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Album Review

Since there are not that many alumni of Duke Ellington's orchestra active, it is surprising that altoist Norris Turney (who was with Ellington from 1969-1973 and eventually replaced the unreplaceable Johnny Hodges) has not been recorded all that extensively during the 20 years since. In fact, his Mapleshade debut is the 72-year-old's first session at the head of a quartet and the music's obvious success is even more impressive when one realizes that Turney had never played with the other musicians (pianist Larry Willis, bassist Walter Booker, and drummer Jimmy Cobb) before. Norris Turney is a melodic swing player with a large tone and, since the rhythm section is quite supportive and sympathetic, these renditions of blues, ballads, and standards (including his own "Checkered Hat" and three Ellington/Strayhorn pieces) came together rather quickly. Highlights include the lengthy "Blues for Edward," "Blood Count," and "Come Sunday."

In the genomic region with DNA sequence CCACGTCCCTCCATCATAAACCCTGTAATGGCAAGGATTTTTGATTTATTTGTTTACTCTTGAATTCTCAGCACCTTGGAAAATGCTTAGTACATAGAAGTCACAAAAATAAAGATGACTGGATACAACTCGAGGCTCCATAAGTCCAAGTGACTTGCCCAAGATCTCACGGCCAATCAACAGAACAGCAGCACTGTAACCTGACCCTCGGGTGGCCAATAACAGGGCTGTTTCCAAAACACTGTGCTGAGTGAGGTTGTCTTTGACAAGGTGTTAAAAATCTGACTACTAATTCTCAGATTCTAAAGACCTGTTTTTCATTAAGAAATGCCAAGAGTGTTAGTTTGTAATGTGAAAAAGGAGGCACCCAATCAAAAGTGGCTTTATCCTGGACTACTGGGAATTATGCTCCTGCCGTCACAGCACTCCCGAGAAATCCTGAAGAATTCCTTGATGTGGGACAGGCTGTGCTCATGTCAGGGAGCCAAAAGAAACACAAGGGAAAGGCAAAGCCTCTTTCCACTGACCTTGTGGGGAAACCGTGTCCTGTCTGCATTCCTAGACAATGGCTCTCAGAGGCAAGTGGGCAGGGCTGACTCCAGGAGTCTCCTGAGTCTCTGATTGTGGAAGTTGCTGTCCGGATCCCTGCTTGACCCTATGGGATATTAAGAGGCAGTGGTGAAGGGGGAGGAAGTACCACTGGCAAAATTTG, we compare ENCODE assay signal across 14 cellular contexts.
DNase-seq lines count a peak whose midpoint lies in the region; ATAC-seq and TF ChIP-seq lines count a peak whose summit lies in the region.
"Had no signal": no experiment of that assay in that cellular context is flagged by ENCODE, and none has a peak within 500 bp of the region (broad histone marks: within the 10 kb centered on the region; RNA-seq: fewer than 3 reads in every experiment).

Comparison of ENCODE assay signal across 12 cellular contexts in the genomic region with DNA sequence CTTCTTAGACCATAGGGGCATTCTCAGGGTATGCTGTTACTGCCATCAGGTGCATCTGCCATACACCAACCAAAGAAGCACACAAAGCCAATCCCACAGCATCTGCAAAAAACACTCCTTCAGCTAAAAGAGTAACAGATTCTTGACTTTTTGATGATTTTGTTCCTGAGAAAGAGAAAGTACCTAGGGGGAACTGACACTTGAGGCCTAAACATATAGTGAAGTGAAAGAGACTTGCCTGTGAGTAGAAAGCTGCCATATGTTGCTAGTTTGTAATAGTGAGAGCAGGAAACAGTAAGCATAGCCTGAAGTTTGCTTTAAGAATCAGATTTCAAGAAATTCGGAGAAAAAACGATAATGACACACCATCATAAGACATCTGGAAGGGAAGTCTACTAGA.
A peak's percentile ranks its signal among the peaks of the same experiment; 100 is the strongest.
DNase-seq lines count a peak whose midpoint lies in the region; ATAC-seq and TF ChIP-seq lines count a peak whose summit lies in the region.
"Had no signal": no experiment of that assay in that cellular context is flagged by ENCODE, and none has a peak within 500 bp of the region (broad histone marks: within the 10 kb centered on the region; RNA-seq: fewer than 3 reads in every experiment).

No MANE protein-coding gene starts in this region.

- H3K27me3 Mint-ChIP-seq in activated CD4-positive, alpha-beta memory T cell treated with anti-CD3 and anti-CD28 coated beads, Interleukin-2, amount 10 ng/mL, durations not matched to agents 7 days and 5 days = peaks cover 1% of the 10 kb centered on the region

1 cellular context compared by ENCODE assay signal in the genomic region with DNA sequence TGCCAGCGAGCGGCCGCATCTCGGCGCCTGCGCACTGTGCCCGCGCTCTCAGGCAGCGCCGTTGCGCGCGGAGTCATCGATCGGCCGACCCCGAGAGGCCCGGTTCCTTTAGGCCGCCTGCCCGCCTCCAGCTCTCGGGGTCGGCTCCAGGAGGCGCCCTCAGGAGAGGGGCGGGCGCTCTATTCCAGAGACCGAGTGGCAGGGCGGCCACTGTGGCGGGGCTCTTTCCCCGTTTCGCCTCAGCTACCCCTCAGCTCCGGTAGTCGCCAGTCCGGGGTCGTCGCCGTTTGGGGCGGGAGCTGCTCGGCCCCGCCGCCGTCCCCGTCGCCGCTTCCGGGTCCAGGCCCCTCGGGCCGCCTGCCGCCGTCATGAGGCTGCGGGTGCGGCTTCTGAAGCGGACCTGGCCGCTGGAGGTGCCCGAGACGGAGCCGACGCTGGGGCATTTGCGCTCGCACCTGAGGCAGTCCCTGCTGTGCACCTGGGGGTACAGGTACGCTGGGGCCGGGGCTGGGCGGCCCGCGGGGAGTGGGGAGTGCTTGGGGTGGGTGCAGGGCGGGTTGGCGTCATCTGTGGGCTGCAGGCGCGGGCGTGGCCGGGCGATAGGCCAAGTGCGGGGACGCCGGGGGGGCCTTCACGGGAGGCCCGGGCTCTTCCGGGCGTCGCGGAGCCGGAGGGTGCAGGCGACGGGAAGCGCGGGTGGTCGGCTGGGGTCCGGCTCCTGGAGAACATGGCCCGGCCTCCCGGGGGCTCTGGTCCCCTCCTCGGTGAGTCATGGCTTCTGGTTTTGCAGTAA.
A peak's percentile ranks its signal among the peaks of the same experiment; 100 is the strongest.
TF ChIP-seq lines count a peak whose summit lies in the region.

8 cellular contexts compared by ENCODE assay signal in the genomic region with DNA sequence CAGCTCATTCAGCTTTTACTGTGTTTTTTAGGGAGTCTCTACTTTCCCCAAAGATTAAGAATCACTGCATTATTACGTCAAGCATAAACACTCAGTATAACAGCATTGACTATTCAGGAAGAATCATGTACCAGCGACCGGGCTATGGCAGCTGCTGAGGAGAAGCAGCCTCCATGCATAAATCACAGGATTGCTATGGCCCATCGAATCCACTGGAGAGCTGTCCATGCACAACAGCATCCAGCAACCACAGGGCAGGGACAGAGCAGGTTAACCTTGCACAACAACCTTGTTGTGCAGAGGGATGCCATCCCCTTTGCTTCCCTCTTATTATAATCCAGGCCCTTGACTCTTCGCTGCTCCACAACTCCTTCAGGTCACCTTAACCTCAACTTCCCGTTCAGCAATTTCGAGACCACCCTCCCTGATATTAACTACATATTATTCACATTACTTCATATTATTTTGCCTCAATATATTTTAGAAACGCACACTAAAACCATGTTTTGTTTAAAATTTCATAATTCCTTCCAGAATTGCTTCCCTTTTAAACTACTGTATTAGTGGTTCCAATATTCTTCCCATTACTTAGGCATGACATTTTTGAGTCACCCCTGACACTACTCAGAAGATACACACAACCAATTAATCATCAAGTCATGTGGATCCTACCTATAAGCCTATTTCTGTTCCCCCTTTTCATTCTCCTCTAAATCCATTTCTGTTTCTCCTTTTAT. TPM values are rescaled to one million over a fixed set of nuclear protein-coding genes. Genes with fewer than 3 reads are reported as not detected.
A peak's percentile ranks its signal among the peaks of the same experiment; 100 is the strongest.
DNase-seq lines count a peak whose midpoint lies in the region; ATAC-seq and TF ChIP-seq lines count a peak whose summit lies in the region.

Biography

Born: 08 September 1921 in Wilmington, OH

Genre: Jazz

Years Active: '40s, '50s, '60s, '70s, '80s, '90s

One of the last great Ellingtonians, Norris Turney was the first flute soloist that the Duke Ellington Orchestra ever had. He was also a lyrical altoist influenced by Johnny Hodges and (when called for) an excellent tenor saxophonist too. He started his musical career playing in the Midwest with territory bands like the Jeter-Pillars Orchestra; he was also briefly with Tiny Bradshaw in Chicago and then relocated to New York. Turney was part of the Billy Eckstine Orchestra from 1945-1946, but fame...
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Big Sweet n' Blue, Norris Turney
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  • 9,99 €
  • Genres: Jazz, Music
  • Released: 1993

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